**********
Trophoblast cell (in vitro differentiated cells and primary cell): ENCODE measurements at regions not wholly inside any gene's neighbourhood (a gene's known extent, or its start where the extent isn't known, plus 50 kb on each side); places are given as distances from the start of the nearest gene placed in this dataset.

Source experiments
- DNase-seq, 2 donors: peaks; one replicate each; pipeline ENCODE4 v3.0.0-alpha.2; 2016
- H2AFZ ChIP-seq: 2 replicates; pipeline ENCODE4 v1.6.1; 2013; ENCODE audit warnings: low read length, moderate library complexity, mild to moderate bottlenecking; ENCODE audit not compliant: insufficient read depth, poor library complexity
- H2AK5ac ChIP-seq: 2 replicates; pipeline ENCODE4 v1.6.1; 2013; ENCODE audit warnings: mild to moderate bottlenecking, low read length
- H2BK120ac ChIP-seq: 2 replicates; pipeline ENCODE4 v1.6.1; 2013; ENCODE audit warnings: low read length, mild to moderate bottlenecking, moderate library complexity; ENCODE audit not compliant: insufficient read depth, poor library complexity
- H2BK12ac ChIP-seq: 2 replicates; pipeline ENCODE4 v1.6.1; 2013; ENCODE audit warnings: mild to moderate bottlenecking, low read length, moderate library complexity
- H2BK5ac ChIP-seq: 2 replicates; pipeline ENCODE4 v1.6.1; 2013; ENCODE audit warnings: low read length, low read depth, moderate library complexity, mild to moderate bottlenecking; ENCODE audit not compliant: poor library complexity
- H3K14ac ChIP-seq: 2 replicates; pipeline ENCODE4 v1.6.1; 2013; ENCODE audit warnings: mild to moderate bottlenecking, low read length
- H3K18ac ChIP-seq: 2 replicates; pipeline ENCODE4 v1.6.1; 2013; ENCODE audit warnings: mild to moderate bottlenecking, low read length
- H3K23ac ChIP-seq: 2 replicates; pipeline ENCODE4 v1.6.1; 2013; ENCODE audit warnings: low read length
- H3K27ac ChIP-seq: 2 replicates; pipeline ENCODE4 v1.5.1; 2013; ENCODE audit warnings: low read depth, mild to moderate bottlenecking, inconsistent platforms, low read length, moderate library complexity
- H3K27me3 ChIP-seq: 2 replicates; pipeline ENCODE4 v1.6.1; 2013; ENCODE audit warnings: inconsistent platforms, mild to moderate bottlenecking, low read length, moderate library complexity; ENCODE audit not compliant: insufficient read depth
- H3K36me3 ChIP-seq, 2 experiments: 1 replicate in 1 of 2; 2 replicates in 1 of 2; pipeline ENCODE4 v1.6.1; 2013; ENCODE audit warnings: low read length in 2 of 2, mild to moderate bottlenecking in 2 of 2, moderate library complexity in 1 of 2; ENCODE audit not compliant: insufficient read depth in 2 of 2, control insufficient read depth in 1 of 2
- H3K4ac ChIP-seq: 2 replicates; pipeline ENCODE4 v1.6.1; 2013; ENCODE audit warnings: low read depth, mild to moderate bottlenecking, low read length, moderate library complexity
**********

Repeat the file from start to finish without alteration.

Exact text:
Trophoblast cell (in vitro differentiated cells and primary cell): ENCODE measurements at regions not wholly inside any gene's neighbourhood (a gene's known extent, or its start where the extent isn't known, plus 50 kb on each side); places are given as distances from the start of the nearest gene placed in this dataset.

Source experiments
- DNase-seq, 2 donors: peaks; one replicate each; pipeline ENCODE4 v3.0.0-alpha.2; 2016
- H2AFZ ChIP-seq: 2 replicates; pipeline ENCODE4 v1.6.1; 2013; ENCODE audit warnings: low read length, moderate library complexity, mild to moderate bottlenecking; ENCODE audit not compliant: insufficient read depth, poor library complexity
- H2AK5ac ChIP-seq: 2 replicates; pipeline ENCODE4 v1.6.1; 2013; ENCODE audit warnings: mild to moderate bottlenecking, low read length
- H2BK120ac ChIP-seq: 2 replicates; pipeline ENCODE4 v1.6.1; 2013; ENCODE audit warnings: low read length, mild to moderate bottlenecking, moderate library complexity; ENCODE audit not compliant: insufficient read depth, poor library complexity
- H2BK12ac ChIP-seq: 2 replicates; pipeline ENCODE4 v1.6.1; 2013; ENCODE audit warnings: mild to moderate bottlenecking, low read length, moderate library complexity
- H2BK5ac ChIP-seq: 2 replicates; pipeline ENCODE4 v1.6.1; 2013; ENCODE audit warnings: low read length, low read depth, moderate library complexity, mild to moderate bottlenecking; ENCODE audit not compliant: poor library complexity
- H3K14ac ChIP-seq: 2 replicates; pipeline ENCODE4 v1.6.1; 2013; ENCODE audit warnings: mild to moderate bottlenecking, low read length
- H3K18ac ChIP-seq: 2 replicates; pipeline ENCODE4 v1.6.1; 2013; ENCODE audit warnings: mild to moderate bottlenecking, low read length
- H3K23ac ChIP-seq: 2 replicates; pipeline ENCODE4 v1.6.1; 2013; ENCODE audit warnings: low read length
- H3K27ac ChIP-seq: 2 replicates; pipeline ENCODE4 v1.5.1; 2013; ENCODE audit warnings: low read depth, mild to moderate bottlenecking, inconsistent platforms, low read length, moderate library complexity
- H3K27me3 ChIP-seq: 2 replicates; pipeline ENCODE4 v1.6.1; 2013; ENCODE audit warnings: inconsistent platforms, mild to moderate bottlenecking, low read length, moderate library complexity; ENCODE audit not compliant: insufficient read depth
- H3K36me3 ChIP-seq, 2 experiments: 1 replicate in 1 of 2; 2 replicates in 1 of 2; pipeline ENCODE4 v1.6.1; 2013; ENCODE audit warnings: low read length in 2 of 2, mild to moderate bottlenecking in 2 of 2, moderate library complexity in 1 of 2; ENCODE audit not compliant: insufficient read depth in 2 of 2, control insufficient read depth in 1 of 2
- H3K4ac ChIP-seq: 2 replicates; pipeline ENCODE4 v1.6.1; 2013; ENCODE audit warnings: low read depth, mild to moderate bottlenecking, low read length, moderate library complexity